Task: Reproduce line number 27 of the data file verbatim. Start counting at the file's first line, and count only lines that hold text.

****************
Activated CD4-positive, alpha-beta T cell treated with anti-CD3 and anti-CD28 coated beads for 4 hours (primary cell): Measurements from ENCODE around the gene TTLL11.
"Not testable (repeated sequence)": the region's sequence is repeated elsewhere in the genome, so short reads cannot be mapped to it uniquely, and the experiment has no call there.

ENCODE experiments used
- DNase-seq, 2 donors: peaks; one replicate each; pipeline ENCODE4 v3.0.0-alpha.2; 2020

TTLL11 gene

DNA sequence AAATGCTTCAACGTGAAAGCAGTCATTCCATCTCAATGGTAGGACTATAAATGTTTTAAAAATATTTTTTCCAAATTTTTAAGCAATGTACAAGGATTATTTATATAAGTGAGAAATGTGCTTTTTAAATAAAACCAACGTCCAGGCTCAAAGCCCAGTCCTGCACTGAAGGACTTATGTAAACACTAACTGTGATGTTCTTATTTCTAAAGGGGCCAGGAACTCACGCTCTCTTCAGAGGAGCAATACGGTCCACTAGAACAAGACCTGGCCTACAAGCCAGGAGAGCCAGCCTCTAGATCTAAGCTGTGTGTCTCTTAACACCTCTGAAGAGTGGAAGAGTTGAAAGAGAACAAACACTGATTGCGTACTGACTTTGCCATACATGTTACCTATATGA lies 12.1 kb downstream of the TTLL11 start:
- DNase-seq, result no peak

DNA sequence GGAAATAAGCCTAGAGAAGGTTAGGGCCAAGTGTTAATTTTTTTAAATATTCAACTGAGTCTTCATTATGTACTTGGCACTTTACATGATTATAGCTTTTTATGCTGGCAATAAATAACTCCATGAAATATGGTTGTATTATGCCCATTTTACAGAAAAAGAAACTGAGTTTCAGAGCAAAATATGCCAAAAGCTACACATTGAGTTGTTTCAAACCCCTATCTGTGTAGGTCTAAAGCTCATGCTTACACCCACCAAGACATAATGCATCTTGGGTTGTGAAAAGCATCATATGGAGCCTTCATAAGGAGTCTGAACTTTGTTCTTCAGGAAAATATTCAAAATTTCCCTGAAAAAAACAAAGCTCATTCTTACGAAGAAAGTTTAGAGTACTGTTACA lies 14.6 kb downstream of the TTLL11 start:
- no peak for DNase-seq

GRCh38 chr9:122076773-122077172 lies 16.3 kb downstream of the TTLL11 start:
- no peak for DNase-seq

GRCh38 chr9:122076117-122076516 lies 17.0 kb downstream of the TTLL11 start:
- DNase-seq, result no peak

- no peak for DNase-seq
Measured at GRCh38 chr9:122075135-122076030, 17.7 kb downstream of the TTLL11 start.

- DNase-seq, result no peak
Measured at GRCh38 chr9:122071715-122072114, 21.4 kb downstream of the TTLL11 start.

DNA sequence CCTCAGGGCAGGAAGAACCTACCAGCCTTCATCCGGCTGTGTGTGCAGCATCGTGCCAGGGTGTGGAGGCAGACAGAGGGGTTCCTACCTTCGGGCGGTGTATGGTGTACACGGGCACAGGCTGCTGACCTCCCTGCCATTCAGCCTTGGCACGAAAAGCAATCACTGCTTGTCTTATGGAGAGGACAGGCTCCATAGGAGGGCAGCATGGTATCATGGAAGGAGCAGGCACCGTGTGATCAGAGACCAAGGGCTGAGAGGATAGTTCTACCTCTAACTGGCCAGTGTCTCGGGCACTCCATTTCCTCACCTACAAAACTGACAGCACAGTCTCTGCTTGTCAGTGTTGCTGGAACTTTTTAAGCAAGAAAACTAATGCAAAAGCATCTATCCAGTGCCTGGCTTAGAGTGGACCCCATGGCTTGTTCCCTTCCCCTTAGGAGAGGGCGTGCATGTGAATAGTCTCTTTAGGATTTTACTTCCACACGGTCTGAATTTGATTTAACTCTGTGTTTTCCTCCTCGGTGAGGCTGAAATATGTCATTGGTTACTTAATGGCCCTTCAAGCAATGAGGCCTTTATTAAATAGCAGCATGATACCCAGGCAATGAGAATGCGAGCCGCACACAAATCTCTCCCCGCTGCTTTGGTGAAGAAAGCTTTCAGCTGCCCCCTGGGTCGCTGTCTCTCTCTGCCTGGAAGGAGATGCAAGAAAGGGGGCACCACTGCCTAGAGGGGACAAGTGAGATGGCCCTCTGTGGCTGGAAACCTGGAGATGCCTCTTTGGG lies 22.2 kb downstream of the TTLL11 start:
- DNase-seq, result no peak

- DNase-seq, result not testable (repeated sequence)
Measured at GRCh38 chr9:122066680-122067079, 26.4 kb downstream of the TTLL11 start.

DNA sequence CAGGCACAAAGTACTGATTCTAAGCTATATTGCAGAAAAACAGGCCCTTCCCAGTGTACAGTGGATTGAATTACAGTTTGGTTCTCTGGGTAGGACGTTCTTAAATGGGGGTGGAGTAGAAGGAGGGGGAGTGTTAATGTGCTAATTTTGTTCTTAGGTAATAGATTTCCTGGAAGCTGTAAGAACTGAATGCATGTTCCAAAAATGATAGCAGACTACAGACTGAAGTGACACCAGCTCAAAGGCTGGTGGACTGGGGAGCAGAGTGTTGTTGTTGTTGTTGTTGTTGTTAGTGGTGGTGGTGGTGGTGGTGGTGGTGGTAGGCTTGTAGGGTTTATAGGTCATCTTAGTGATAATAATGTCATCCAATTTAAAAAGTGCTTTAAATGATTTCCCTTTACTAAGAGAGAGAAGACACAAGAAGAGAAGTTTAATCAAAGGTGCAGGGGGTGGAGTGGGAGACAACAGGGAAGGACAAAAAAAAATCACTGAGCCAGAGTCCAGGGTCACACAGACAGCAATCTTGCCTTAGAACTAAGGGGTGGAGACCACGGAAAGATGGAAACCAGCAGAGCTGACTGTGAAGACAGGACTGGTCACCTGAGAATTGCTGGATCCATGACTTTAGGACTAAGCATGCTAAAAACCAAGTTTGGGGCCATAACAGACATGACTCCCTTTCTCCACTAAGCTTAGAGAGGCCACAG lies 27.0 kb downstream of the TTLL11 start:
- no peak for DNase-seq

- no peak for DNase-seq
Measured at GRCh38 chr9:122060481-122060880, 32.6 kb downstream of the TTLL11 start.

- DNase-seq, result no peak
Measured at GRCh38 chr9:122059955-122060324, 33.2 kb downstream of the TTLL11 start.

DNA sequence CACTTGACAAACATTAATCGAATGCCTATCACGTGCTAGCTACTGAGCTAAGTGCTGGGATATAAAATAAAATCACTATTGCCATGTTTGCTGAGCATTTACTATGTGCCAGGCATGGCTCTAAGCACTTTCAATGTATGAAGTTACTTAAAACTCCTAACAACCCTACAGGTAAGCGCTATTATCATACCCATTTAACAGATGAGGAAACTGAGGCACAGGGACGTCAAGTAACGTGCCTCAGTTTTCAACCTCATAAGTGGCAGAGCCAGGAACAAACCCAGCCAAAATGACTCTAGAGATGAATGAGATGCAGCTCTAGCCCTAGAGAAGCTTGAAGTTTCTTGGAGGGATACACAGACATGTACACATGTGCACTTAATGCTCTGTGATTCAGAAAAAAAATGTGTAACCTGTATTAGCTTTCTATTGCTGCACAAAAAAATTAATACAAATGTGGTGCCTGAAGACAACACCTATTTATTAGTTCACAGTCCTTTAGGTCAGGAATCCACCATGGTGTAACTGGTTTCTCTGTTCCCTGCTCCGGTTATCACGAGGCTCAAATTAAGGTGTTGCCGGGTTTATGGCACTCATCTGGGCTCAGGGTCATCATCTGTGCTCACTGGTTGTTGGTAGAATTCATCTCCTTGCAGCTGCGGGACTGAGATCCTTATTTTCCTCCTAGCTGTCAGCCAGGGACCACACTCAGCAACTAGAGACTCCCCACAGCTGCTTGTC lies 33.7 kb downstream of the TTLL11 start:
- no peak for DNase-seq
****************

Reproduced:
Measured at GRCh38 chr9:122059955-122060324, 33.2 kb downstream of the TTLL11 start.